Bronze Illusions: What Motivates Frequent Tanners?

Here at the Skin Cancer Foundation we continuously grapple with how to reach each new generation of young people who bake in the sun and use ultraviolet (UV) tanning beds. We urgently want them to absorb the message that tanning is not worth the long- term dangers of skin cancer and premature aging.

We recently discovered some novel work in this area being done by Jerod Stapleton, PhD, a behavioral scientist at Rutgers Cancer Institute of New Jersey.  With a grant from the National Cancer Institute, Stapleton and co-researchers are investigating the social reasons why young people, especially young women, become frequent tanners.   By better understanding what drives them, Stapleton hopes to design a web-based application to motivate tanners to stop.

We recently spoke with Dr. Stapleton about his research:

SCF: What made you interested in the social reasons driving women to use tanning beds?

JS:  I had conducted a focus group study of college-aged women, and I was surprised to see how much peers were involved with tanning. They talk with their friends about tanning, compare their tans and go on tanning dates together. The key thing that opened my eyes in this study was how women have internalized tanning as a really important part of the way they need to look and who they are,  and how they present themselves to the world. They feel really invested in this behavior.  We have to work at getting people to think about why tanning is so valuable to them. And maybe try and change those values on a personal level. 

SCF: Do you think if these frequent tanners saw UV photos of their sun-damaged skin, they would be motivated to stop tanning?

JS: It can be helpful to show UV photos or give information about the sun can damage appearance, but it doesn’t always deter tanners. For example, I conducted a 2010 study that showed an appearance-focused intervention was effective at reducing tanning among women with lower prior knowledge of appearance risks.  However, its effects were less powerful for those who already knew about these risks. I believe the potential for long-term risks may not deter frequent tanners who have a powerful investment in the immediate benefits of tanning.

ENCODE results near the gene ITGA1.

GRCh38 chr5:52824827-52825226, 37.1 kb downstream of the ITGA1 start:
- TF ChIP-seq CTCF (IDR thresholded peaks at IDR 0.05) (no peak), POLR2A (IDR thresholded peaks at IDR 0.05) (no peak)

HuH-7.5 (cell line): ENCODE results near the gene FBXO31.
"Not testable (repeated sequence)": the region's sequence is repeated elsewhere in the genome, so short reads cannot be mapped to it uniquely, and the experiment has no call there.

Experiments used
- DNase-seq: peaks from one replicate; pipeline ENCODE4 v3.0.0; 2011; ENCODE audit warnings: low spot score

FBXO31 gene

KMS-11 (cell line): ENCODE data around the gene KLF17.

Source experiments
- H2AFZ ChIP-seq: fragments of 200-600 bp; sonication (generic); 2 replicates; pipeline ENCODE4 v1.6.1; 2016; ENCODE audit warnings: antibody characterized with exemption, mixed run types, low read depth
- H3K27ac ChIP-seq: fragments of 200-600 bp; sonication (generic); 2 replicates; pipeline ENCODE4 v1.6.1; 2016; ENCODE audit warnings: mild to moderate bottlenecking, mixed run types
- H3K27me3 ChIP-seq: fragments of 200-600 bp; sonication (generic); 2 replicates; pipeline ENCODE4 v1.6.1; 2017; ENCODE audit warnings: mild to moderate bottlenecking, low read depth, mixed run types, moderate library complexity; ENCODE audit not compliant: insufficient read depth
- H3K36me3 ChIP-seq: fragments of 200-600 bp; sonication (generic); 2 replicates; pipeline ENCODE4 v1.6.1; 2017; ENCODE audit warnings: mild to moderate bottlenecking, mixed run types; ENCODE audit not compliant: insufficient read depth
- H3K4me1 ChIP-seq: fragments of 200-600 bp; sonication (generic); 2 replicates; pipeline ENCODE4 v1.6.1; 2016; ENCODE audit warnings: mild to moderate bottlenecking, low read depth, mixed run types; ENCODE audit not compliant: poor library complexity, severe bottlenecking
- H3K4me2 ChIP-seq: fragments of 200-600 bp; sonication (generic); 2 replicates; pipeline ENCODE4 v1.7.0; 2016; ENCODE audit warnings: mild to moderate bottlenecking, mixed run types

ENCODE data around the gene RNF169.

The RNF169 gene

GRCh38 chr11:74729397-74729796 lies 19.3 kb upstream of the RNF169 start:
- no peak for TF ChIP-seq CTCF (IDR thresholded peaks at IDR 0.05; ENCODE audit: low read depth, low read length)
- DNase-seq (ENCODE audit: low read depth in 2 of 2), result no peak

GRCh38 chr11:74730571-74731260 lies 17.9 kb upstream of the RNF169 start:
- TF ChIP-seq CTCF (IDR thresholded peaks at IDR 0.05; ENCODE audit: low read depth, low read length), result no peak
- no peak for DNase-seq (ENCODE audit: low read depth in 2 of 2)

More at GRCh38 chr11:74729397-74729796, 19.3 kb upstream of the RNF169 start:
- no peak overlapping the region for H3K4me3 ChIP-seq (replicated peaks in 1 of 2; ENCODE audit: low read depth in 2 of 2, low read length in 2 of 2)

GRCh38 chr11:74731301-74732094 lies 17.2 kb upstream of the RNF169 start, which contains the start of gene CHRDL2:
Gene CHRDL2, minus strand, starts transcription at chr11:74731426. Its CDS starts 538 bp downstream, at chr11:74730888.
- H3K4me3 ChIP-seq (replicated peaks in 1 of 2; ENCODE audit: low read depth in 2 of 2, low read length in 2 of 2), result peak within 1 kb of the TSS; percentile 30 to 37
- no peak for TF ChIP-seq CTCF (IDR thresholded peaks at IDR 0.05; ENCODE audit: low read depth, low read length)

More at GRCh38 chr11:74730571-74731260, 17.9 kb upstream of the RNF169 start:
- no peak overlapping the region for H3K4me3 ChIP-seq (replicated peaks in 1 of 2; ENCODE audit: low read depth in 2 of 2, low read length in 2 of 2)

SCF:  Tell us about the web-based intervention you plan to design for frequent tanners. 

JS:  The idea behind my grant is to do interviews and find what is driving these women. We will use what we learn to create a web-based intervention with an app component. We want to make women think about their reasons for tanning and get them to reconsider. Is it really worth the risks? Are there other ways to get the benefits they feel they gain by tanning? We’d also like to send them information regularly through the app or through text messages. If they do decide to change, we may be able to reinforce that choice with twice-weekly text messages to keep things fresh in their mind. 

SCF: What do you think about the recent research showing that tanning beds are available at nearly half of top US colleges?

JS: It’s a problem if any college made aware of this issue would knowingly continue to facilitate students’ access to tanning beds. I hope these findings are primarily driven by a lack of awareness on many campuses and that the availability will change when administrators are made aware. Universities have a responsibility to protect student health, and there is no place for tanning beds on campus, whether officially sanctioned or indirectly available.

Published on March 6, 2015